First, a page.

Art is reflective of life, and if you live in a time in history where racist stereotypes run rampant, then you're probably going to end up with movies that have a lot of problematic characters in them. Now that we know better, what do we do with all of the movies that are, to put it simply, racist AF?

Disney+ finally dropped, and already had 10 million subscribers in one day. By comparison, Hulu has 28 million subscribers, and Netflix has 60 million domestic subscribers. We're finally able to stream Disney classics from our childhoods, some of which haven't seen the light of day in decades. "Pete's Dragon" marathon, anyone?

Peppered with the Disney classics are movies with some questionable moments in them. Instead of cutting out the more problematic moments (such as the black crows in "Dumbo," including one literally named after the racist Jim Crow laws, or the Siamese cats in "Lady and the Tramp"), Disney decided to put a disclaimer in front of the films.

"Dumbo," "Peter Pan," "The Aristocats," "Lady and the Tramp," and "The Jungle Book" are the five films that bear a cultural warning stating, "This program is presented as originally created. It may contain outdated cultural depictions."

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Disney has come under fire for problematic portrayals of non-white and non-western cultures in many of its older movies. They aren't the only one, of course, but since their movies are an iconic part of most American kids' childhoods, Disney's messaging holds a lot of power.

Fortunately, that power can be used for good, and Disney can serve as an example to other companies if they learn from their mistakes, account for their misdeeds, and do the right thing going forward. Without getting too many hopes up, it appears that the entertainment giant may have actually done just that with the new Frozen II film.

According to NOW Toronto, the producers of Frozen II have entered into a contract with the Sámi people—the Indigenous people of the Scandinavian regions—to ensure that they portray the culture with respect.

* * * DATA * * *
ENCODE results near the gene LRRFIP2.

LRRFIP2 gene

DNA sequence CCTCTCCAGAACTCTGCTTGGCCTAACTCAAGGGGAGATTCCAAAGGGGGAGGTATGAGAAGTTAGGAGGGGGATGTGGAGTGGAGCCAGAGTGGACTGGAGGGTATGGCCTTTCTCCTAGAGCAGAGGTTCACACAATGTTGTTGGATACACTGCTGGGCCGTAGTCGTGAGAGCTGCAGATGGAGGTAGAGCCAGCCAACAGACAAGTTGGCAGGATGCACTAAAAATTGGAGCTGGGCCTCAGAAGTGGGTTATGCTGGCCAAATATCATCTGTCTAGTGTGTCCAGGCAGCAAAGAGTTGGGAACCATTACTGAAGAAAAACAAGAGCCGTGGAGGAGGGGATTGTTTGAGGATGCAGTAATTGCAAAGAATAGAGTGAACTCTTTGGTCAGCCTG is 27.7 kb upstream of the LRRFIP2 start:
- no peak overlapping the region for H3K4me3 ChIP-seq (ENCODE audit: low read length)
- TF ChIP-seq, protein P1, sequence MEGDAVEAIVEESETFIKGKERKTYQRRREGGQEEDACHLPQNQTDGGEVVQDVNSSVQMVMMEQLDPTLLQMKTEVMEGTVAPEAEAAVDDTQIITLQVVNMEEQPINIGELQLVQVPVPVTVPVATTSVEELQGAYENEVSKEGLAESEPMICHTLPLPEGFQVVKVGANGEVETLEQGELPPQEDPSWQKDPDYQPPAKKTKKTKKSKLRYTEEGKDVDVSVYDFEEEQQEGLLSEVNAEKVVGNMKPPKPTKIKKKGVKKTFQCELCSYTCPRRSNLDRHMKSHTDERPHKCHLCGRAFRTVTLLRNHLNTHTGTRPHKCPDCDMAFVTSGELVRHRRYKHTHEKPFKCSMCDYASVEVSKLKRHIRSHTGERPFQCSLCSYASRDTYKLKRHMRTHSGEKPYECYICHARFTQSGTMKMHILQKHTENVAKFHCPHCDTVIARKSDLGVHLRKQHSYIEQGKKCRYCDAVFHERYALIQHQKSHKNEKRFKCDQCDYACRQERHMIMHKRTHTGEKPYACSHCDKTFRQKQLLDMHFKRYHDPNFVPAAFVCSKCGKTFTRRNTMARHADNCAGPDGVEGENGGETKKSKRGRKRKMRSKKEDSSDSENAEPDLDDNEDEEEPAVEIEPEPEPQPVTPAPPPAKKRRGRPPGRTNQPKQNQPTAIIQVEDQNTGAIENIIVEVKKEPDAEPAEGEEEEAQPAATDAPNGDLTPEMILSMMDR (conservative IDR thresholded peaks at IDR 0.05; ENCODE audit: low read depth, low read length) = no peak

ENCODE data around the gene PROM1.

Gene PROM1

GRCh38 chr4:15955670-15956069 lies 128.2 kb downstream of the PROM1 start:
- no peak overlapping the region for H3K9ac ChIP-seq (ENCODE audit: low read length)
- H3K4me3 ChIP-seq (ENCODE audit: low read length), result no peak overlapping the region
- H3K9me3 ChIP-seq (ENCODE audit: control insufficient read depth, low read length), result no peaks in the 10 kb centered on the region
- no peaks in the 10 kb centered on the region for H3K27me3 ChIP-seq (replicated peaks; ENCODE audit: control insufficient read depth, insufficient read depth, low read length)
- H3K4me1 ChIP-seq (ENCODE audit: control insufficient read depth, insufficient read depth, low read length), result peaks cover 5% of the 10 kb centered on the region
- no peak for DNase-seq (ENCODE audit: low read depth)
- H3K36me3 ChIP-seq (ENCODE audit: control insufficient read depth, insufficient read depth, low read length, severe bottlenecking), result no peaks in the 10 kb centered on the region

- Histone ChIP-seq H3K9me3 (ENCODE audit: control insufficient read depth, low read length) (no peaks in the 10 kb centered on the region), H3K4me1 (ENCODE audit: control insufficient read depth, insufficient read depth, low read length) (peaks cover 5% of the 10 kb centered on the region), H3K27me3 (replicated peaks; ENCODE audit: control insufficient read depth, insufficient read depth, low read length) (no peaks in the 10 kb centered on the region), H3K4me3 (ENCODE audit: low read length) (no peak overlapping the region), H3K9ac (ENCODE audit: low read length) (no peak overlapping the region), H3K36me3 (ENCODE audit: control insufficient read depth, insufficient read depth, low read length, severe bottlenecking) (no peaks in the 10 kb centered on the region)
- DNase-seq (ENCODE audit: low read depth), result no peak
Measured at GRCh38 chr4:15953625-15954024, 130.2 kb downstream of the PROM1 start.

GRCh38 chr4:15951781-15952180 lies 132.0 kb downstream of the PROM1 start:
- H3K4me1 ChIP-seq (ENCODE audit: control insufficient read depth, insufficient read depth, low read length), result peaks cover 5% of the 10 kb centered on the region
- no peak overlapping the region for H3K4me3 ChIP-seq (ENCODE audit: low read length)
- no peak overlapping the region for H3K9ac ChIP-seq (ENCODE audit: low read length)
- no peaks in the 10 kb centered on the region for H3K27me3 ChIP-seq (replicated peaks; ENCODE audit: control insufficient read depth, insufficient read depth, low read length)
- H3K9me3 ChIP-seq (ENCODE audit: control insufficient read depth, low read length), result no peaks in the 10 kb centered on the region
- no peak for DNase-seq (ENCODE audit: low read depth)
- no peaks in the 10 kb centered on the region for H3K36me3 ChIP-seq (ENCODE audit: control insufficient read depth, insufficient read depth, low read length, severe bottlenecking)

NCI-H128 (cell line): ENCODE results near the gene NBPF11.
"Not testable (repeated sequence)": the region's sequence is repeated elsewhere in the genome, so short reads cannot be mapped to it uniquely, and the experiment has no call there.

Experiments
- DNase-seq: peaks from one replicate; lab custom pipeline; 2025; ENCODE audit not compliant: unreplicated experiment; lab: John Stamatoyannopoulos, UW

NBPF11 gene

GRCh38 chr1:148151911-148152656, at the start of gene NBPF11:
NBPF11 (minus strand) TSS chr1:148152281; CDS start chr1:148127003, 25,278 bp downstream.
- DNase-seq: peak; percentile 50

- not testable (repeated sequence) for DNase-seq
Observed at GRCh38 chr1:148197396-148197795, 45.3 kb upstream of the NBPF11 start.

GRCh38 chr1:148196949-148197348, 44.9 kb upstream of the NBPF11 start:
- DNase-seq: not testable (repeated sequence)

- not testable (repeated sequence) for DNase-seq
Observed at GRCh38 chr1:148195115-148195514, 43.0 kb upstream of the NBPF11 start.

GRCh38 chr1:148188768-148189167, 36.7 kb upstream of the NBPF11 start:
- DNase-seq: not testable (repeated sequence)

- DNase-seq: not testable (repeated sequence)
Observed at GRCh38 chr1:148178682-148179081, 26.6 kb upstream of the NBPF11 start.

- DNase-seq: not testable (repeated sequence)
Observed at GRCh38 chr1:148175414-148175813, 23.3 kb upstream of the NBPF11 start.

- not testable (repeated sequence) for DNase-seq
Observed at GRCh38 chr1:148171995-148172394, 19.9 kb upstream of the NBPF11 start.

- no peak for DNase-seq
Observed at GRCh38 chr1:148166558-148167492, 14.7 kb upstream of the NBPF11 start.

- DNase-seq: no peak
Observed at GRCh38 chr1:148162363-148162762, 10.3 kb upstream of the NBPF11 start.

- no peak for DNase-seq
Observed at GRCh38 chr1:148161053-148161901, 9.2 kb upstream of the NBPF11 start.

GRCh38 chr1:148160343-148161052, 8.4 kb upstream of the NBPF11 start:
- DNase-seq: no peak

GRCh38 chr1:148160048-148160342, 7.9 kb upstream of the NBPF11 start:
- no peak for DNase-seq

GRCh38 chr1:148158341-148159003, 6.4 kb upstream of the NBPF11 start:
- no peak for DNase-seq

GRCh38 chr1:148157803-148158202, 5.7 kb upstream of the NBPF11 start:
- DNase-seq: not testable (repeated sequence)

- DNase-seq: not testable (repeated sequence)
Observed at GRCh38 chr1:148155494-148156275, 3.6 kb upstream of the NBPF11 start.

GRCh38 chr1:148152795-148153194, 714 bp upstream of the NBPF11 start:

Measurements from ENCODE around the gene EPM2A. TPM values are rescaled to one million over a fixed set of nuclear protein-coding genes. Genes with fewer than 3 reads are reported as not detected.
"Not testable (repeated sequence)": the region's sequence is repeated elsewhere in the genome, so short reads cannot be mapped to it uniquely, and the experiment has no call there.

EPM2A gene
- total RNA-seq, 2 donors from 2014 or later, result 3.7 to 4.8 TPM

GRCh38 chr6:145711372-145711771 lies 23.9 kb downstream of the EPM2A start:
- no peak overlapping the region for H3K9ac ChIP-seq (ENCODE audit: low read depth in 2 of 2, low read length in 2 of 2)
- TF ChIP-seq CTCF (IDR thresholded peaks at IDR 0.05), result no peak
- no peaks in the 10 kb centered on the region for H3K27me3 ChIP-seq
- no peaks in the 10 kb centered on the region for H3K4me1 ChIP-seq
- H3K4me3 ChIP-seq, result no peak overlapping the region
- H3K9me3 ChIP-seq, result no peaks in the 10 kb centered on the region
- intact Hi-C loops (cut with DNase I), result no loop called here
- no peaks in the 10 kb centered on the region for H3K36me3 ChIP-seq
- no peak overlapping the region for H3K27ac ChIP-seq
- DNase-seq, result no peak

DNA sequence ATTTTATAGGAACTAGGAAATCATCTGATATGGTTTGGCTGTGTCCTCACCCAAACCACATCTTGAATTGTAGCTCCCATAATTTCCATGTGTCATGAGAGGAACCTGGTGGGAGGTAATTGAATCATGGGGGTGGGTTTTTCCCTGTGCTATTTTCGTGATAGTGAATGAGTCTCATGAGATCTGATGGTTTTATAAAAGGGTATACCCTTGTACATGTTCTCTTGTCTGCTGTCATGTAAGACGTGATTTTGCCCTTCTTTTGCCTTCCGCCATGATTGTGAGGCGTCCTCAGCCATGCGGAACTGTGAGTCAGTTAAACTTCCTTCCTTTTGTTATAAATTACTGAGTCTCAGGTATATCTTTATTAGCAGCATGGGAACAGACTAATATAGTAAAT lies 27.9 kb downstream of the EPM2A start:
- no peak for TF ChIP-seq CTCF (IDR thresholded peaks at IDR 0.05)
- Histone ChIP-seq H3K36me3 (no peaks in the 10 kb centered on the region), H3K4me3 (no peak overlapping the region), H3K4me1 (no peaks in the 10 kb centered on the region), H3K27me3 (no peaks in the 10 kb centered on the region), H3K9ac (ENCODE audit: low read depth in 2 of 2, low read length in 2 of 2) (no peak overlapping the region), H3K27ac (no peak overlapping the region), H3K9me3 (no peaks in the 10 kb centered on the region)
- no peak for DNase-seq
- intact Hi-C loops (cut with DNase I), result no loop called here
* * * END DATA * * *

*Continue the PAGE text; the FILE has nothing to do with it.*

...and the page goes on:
RELATED: This fascinating comic explains why we shouldn't use some Native American designs.

Though there was not a direct portrayal of the Sámi in the first Frozen movie, the choral chant that opens the film was inspired by an ancient Sámi vocal tradition. In addition, the clothing worn by Kristoff closely resembled what a Sámi reindeer herder would wear. The inclusion of these elements of Sámi culture with no context or acknowledgement sparked conversations about cultural appropriation and erasure on social media.

Frozen II features Indigenous culture much more directly, and even addressed the issue of Indigenous erasure. Filmmakers Jennifer Lee and Chris Buck, along with producer Peter Del Vecho, consulted with experts on how to do that respectfully—the experts, of course, being the Sámi people themselves.

Sámi leaders met with Disney producer Peter Del Vecho in September 2019.Sámediggi Sametinget/Flickr

The Sámi parliaments of Norway, Sweden and Finland, and the non-governmental Saami Council reached out to the filmmakers when they found out their culture would be highlighted in the film. They formed a Sámi expert advisory group, called Verddet, to assist filmmakers in with how to accurately and respectfully portray Sámi culture, history, and society.